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Xenophon456
18th November 2008, 20:24
As a teenage I studied Karate and trained 7 days a week and because I was a teenager I think I could do anything to my body and it would adapt.
Now I am 38 years old and starting to study karate again. I'm in decent shape. But I notice a lot of times I go to the Dojo and I am very stiff and don't have a good session because of it.
I am trying to train Karate 5 days a week. On top of that I lift and run.
I don't want to quit any of it.
My question is simple. Do I back off on my training. Or just train even if my body is stiff or fatigued.

Woody
20th November 2008, 01:06
Listen to your body.

morpheus
21st November 2008, 17:46
If you plan on training for a lifetime you have to train smart. Your body needs opportunities to rebound from the exercise you put it through. I have trained budo for the last 7 1/2 years doing 3 - 6 days per week. I currently have injuries to both my shoulders that is now limiting my ability to train and my ability to move.

With that said training with and through pain is part of training a martial way. Only you can know for certain when your body is to the point that you are hurting yourself.

Jeff

tgace
22nd November 2008, 19:43
Sometimes the solution can be simply changing the volume, intensity and frequency of what you are curently doing. Another solution is to change your routine. I cycle my focus throughout the year. From your initial post it is difficult to determine if your issue is overtraining or simply being sore from new exercise. If its just "new exercise soreness" work through it. If its joint pain or chronic, then ease off.

DDATFUS
22nd November 2008, 21:19
Best advice I can give you is talk to your sensei. Since he's presumably been doing this for a while, he should be able to give you better advice than we can. It might be that your stiffness has less to do with how much you are training and more with how you train-- you might be holding your muscles tensely, for instance, in a way that makes them more likely to stiffen up afterwards. As an experienced instructor who can watch you train, your sensei can pinpoint these problems and help you adjust them. He can also evaluate your overall physical condition and calculate the specific effect the training regime that he teaches will have on it.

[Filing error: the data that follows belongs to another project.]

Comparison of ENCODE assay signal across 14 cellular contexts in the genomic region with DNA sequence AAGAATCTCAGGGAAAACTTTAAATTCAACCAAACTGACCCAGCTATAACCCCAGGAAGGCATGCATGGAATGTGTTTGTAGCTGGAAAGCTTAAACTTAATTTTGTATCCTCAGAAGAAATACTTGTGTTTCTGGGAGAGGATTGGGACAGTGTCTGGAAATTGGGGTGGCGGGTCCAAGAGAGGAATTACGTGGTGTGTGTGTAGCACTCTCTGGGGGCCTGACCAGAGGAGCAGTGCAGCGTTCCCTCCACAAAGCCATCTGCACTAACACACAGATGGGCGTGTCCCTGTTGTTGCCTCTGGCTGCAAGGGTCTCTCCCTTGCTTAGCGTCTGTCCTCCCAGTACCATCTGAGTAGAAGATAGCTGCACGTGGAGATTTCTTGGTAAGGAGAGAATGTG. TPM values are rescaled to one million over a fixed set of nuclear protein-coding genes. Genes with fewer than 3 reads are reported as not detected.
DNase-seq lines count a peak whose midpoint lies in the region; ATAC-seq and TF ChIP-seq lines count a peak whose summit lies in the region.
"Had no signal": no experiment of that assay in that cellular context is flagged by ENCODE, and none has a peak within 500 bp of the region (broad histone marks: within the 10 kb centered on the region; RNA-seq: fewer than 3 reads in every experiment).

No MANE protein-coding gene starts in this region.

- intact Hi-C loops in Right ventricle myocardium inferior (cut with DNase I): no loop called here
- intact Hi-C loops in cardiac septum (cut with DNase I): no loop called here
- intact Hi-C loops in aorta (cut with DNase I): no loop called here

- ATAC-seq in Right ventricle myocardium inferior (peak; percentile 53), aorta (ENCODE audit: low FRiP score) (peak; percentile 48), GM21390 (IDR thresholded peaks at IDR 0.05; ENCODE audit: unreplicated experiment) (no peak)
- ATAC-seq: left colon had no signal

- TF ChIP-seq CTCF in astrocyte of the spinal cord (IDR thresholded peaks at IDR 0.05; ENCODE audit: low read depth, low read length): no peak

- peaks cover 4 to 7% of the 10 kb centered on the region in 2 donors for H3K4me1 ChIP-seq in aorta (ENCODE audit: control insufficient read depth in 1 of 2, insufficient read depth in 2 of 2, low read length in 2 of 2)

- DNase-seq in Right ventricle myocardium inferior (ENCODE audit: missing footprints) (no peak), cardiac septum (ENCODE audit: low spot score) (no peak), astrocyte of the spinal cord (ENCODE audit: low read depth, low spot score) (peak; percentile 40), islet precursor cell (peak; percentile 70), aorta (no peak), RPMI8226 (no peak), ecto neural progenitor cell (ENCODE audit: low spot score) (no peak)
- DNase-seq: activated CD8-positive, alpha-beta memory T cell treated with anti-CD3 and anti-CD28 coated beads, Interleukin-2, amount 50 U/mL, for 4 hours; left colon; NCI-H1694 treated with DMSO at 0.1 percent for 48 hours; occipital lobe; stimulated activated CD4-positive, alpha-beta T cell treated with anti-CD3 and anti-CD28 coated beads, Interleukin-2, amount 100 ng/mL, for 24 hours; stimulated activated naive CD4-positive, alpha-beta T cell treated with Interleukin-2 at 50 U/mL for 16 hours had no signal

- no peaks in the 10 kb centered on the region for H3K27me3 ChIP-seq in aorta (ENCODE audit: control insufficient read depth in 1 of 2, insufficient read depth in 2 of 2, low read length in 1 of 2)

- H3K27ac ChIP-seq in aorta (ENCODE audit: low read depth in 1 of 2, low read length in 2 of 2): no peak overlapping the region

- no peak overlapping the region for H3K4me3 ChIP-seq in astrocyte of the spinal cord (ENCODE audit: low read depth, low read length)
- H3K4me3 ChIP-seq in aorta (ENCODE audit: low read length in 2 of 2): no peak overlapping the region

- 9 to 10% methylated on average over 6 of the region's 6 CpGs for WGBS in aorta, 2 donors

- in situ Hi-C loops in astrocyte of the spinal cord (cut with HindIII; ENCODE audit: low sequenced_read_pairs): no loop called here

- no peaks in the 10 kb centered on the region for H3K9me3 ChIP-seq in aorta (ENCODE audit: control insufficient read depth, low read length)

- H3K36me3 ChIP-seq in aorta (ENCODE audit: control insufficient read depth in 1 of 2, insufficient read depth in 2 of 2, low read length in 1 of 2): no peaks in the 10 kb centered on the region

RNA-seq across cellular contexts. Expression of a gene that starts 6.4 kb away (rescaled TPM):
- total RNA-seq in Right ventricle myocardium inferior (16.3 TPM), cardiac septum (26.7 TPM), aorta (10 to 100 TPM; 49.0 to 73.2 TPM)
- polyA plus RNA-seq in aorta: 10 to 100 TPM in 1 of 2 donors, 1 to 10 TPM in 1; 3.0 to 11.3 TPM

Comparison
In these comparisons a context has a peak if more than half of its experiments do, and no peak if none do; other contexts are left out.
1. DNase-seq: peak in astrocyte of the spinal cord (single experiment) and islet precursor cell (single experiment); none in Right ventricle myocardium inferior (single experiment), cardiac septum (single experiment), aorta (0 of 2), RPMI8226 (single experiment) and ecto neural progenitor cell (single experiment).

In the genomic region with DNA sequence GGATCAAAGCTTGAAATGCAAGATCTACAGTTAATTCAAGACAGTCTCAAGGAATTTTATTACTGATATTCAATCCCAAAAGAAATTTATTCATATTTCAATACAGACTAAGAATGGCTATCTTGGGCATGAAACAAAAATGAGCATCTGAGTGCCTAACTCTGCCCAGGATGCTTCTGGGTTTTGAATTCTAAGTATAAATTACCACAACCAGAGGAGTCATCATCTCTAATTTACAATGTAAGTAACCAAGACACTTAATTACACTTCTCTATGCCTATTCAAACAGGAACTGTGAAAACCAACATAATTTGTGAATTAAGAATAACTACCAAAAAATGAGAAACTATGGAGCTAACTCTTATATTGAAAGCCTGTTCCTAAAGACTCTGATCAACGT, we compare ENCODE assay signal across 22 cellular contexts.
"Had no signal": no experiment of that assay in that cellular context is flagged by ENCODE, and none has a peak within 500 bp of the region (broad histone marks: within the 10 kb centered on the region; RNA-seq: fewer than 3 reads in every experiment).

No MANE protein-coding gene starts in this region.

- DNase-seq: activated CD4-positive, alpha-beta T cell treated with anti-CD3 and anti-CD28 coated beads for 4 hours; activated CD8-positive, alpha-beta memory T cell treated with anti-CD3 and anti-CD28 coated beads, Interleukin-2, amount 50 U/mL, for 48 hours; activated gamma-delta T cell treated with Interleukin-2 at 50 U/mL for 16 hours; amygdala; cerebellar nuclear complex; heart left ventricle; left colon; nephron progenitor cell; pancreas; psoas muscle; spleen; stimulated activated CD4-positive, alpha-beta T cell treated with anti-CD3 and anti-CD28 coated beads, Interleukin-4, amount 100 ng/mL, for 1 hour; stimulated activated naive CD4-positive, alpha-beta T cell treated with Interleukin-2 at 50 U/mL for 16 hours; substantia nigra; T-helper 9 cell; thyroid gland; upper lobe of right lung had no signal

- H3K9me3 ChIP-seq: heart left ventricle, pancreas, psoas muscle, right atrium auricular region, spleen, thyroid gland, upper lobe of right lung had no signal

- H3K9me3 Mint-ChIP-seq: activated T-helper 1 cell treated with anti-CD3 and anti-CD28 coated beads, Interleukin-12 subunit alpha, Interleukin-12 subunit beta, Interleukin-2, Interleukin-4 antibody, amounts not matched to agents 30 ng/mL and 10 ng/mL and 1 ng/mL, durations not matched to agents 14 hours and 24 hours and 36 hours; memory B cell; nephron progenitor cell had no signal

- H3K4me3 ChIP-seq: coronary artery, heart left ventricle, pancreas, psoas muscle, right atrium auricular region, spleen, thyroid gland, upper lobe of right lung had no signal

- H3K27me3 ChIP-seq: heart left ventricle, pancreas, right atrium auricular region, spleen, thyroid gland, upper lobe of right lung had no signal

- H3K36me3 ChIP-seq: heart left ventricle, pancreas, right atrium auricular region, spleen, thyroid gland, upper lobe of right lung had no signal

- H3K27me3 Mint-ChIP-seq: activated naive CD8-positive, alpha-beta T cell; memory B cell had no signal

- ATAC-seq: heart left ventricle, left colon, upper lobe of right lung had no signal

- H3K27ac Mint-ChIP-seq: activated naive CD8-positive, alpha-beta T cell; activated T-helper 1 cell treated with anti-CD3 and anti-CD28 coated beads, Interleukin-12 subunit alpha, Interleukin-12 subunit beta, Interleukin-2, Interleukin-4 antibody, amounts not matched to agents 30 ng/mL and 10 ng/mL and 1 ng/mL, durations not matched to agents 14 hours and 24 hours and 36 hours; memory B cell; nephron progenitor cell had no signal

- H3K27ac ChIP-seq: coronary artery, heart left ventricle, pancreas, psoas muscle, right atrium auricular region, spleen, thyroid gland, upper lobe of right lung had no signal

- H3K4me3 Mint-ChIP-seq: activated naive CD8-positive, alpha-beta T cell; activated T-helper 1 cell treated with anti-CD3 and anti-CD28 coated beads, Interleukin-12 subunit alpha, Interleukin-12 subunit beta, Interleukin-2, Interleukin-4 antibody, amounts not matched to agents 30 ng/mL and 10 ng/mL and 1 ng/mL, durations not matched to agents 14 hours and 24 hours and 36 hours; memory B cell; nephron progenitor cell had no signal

No matter how experienced someone on this board might be, we can't see your condition or watch you move, and we don't know what the particular classes that you train in are like. We're just guessing, but your sensei should know.

Xenophon456
22nd November 2008, 21:38
I appreciate all of your responses. I have made this weekend one of rest although I expect this to be a continued battle between my body and my ambition.

Kukan99
24th November 2008, 19:24
William,

In order for your training to become sustainable, the high level effort you put in must cycled with rest and recovery. Growth and improvement happen during the rest periods, not during the effort phase. If your goal is to continuously improve in your karate training, rest and recovery are paramount.
Also, implementing a daily joint mobility session would go a long way to aiding recovery and protecting your joints from injury.

Hope that helps!

Xenophon456
24th November 2008, 22:02
William,

Also, implementing a daily joint mobility session would go a long way to aiding recovery and protecting your joints from injury.

Hope that helps!

Thank you for your help. Please this may sound like a stupid question.

I already try and stretch daily. Is that what you mean by a joint mobility session? If it is not please describe or direct me somewhere that give more information so that I can design a joint mobility session or copy someone elses.

Kukan99
25th November 2008, 14:15
I already try and stretch daily. Is that what you mean by a joint mobility session?

No. Joint mobility and stretching are definitely not the same thing. Stretching actually does very little to aid in recovery since it is really just moving against the tissue in one direction. Joint mobility, on the other hand, involves moving each joint through its full range of motion. This is the only way your joints receive nutrition and lubrication – by movement. Joint mobility also acts as a way of removing the “rust” in the form of calcium deposits and other adhesions from your joints, washing out toxins, and freeing up your range of motion.